Our Lady of the Rosary
Fr. Philip Neri Powell, OP
NDS/St Dominic Church, NOLA
We have in the sisters, Martha and Mary, two models, two paradigms for how we might proceed to reveal Christ's mystery to the world. When Jesus visits the sisters, Martha begins to fuss about, trying her best to prepare a suitably hospitable meal for their guest. Frustrated that Mary is ignoring her domestic duties in order to dote on Jesus, Martha complains to Jesus and asks him to admonish Mary for her apparent laziness. Instead of scolding Mary for her inattention to duty, Jesus turns Martha's complaint back on her, saying, “Martha, Martha, you are anxious and worried about many things.” We should notice here that Jesus doesn't chastise Martha for griping nor does he seem ungrateful for her work on his behalf. Rather than soothe Martha's hurt feelings by telling Mary to get to work, rather than tempering Martha's anger with a lecture on patience, Jesus goes straight to the root of her fussiness. Martha is anxious; she is worried. Faced with the presence of Christ in her home, Martha chooses to get busy; she deflects her anxiety by “doing stuff,” hoping, perhaps, that by staying busy she will burn off the fretting worry. Mary, on the other hand, sits at Jesus' feet and listens to his instruction. She too might be anxious. She might be just as wound up and nervous as her sister in the presence of Christ, but she chooses “the better part,” attending to Jesus as he teaches her the mysteries of his Father's revelation.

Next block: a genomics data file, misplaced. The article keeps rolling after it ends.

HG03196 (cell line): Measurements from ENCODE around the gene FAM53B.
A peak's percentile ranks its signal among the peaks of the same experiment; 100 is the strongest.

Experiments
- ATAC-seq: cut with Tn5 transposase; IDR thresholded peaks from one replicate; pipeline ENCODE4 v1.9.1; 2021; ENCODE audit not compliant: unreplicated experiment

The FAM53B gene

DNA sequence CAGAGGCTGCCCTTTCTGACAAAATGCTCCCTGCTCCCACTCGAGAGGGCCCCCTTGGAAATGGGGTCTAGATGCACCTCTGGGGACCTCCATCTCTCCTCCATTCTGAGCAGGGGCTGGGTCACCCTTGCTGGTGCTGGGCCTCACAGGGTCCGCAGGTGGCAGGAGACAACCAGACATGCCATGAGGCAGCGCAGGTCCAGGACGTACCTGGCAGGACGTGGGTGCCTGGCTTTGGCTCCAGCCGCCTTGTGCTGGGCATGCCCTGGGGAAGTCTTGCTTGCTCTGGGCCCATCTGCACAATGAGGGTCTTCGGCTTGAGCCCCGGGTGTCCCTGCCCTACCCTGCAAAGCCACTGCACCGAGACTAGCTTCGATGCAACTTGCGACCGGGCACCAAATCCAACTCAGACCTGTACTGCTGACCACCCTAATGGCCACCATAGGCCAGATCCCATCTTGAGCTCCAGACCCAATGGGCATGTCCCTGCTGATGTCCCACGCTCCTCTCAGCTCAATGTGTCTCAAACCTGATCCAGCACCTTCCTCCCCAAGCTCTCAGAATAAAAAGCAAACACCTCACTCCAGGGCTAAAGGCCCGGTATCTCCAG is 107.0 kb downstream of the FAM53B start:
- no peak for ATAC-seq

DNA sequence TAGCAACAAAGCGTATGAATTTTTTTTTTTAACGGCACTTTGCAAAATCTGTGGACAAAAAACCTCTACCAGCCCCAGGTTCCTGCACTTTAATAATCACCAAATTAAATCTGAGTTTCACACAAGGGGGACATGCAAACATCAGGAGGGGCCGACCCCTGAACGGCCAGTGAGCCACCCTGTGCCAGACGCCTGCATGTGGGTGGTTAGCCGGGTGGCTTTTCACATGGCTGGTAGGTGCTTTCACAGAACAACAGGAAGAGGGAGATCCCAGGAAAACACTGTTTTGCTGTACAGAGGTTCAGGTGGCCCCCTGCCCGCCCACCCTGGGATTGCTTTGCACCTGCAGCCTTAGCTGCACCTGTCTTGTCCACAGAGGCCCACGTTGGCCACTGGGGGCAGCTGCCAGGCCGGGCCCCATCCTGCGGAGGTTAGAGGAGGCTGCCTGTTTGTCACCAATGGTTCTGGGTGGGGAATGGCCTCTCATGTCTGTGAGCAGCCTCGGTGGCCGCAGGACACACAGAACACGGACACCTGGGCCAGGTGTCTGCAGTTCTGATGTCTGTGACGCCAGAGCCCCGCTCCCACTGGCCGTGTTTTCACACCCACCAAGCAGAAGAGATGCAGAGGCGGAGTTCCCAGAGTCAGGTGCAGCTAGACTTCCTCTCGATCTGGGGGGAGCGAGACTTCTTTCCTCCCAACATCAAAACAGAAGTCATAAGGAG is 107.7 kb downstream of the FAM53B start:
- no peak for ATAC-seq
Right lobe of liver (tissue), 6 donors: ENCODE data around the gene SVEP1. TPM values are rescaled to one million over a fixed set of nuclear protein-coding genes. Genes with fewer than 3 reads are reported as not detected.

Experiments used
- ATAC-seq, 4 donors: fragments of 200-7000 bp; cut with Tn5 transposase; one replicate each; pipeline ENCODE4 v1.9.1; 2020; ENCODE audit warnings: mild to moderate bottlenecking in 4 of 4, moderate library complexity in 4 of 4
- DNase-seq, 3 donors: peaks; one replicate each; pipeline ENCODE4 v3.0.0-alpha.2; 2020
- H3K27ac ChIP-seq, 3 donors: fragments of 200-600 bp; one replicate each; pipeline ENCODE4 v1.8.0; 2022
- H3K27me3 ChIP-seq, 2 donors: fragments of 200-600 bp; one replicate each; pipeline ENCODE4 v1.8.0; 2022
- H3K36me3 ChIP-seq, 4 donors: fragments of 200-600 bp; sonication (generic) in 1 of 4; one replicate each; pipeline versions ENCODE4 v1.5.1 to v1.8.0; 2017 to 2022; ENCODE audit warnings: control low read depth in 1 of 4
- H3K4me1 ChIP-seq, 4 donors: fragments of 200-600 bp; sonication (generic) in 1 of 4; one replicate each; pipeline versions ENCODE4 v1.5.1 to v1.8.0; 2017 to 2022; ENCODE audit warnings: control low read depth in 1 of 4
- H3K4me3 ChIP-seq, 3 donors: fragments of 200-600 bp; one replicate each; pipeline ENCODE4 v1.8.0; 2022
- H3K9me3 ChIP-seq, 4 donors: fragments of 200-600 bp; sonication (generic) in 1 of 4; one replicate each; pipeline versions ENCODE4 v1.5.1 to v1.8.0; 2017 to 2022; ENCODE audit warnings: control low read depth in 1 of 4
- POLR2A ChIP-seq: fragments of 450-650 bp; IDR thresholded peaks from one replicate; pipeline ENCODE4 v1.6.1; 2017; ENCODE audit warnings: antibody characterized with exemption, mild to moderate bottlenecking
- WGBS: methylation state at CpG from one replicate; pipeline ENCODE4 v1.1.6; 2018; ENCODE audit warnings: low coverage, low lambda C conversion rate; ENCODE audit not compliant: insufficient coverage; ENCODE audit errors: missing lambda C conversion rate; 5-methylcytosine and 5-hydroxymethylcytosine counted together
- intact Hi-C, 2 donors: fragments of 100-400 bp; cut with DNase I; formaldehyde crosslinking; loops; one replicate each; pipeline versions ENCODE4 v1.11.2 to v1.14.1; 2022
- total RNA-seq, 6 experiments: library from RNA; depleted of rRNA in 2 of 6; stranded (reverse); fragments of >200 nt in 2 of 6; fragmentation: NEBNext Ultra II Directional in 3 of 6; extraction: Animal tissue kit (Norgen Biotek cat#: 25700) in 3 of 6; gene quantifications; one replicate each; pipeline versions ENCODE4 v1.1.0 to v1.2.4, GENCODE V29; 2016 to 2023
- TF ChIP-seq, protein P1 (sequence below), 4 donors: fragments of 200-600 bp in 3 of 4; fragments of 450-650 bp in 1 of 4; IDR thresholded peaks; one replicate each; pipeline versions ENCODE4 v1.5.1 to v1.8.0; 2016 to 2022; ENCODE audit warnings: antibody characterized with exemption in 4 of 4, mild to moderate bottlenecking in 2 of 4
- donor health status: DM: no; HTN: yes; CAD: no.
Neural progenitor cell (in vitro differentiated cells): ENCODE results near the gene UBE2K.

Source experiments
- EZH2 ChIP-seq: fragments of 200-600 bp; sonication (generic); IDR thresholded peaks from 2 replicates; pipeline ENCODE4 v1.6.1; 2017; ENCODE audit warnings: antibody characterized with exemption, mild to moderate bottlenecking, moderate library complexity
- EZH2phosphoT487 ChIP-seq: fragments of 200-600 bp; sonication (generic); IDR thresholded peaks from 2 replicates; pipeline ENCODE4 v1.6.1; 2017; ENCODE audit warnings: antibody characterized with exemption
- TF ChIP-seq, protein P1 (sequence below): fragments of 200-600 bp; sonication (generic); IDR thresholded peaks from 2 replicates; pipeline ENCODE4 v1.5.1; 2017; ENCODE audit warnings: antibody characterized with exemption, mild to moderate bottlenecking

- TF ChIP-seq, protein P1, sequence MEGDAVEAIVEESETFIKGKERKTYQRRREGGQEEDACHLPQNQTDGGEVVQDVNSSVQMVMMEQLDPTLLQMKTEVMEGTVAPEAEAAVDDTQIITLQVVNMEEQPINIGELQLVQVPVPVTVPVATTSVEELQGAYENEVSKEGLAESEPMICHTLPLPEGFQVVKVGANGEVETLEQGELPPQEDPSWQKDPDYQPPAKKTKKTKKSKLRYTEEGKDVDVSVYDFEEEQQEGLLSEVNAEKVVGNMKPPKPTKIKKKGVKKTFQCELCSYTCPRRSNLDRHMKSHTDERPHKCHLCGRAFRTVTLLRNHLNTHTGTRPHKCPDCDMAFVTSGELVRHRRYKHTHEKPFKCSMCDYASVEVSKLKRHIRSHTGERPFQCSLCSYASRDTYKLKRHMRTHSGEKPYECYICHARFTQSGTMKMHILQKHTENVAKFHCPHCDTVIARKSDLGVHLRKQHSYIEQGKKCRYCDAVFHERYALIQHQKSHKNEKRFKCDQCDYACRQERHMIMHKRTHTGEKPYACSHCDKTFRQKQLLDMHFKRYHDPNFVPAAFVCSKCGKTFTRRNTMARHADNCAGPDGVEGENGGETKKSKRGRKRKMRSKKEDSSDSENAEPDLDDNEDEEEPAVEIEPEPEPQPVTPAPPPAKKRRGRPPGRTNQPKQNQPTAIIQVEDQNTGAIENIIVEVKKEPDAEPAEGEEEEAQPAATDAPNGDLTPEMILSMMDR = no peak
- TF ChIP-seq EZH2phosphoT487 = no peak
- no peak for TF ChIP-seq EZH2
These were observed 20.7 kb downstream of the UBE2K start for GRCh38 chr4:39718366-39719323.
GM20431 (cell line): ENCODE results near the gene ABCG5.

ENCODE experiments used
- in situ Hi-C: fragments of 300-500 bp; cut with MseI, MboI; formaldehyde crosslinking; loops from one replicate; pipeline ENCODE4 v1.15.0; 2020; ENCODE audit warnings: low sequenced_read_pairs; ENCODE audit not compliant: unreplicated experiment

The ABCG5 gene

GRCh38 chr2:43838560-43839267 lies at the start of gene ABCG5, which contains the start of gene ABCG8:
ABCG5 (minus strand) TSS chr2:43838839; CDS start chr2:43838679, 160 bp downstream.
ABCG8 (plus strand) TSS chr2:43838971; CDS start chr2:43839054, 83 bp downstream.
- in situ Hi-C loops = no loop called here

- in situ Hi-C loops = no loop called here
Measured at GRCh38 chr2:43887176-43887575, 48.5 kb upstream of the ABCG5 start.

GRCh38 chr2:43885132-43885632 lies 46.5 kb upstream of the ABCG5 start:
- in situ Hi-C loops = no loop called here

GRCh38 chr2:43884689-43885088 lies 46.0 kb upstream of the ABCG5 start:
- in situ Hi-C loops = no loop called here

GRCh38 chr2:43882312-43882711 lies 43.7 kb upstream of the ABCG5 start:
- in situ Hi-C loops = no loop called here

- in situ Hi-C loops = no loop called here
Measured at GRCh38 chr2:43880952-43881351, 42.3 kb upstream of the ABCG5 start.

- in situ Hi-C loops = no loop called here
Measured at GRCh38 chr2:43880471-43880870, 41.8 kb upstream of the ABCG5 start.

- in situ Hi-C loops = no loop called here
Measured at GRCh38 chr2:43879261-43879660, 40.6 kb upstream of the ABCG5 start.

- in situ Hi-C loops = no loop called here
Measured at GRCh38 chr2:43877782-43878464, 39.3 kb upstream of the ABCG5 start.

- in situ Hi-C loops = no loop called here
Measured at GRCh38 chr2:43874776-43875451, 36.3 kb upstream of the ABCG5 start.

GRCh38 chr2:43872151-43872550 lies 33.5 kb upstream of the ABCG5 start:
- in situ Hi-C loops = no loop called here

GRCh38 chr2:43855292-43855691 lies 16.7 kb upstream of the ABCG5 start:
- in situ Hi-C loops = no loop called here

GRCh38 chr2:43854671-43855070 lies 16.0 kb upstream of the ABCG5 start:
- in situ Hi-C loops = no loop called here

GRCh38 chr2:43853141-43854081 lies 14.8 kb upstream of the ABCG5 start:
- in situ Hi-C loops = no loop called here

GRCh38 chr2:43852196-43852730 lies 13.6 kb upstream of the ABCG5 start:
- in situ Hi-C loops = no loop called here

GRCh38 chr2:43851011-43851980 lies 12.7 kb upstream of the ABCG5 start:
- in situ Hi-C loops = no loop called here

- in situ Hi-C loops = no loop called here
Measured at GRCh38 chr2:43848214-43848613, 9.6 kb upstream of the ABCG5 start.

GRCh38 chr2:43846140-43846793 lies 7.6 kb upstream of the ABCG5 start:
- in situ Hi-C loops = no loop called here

Why does Jesus consider Mary's rapt attention to be better than Martha's distracted busyness? Let's ask this question another way. Who is most likely to learn: a student who sits in class texting on her cell phone, checking Facebook, or doodling; or the student who attentively listens to the teacher—no distractions, nothing to cloud her mind or burden her heart? If you have ever tried to teach a child a difficult math problem, or convey a set of relatively boring facts, then you know the answer to this question! Mary has the better part because she is more likely to learn, more likely to “get it,” more likely to become the better teacher and preacher of the mysteries herself. Martha will get quite a lot done, but will she be open to seeing and hearing the mystery that Jesus has to reveal? Jesus tells Martha, “There is need of only one thing.” There is only one needful thing, only one thing we need: to listen to the Word, the Word made flesh in Christ.
When you take up Christ's commission to preach the mystery of salvation to the world, do you first listen to the Word; or do you get busy “doing stuff” that looks Christian, sounds Christian? Do you really hear what Christ has to say about God's mercy, His love? Do you attend to the Body of Christ in action during the celebration of his sacraments? Do you watch for Christ to reveal himself in those you love, in those you despise, those you would rather ignore or disparage? Can you set aside the work of doing Christian things and just be a follower of Christ, just long enough to be filled with the Spirit necessary to teach with all wisdom? It's vital that we understand that Martha isn't wrong for doing stuff. Her flaw rests solely in her anxiety and her worry while she's doing stuff. Being anxious and worried about many things while doing God's work is a sure sign that we are failing to grasp the central mystery of our commission to preach the Good News: it is Christ who preaches through us, not only with us, along side us, but through us. If we have truly seen and heard the mystery of our salvation through God's infinite mercy, then there is nothing to fear, nothing to be anxious about, nothing that can or will defeat the Word we are vowed to spread. Why? Because everything we do and say reveals Christ to the world. If the Church is the sacrament of God's presence in the world, and we are members of the Body of Christ, the Church, then we too are sacraments of God's presence. Individually imperfect, together we are made more perfect on the way to our perfection in Christ.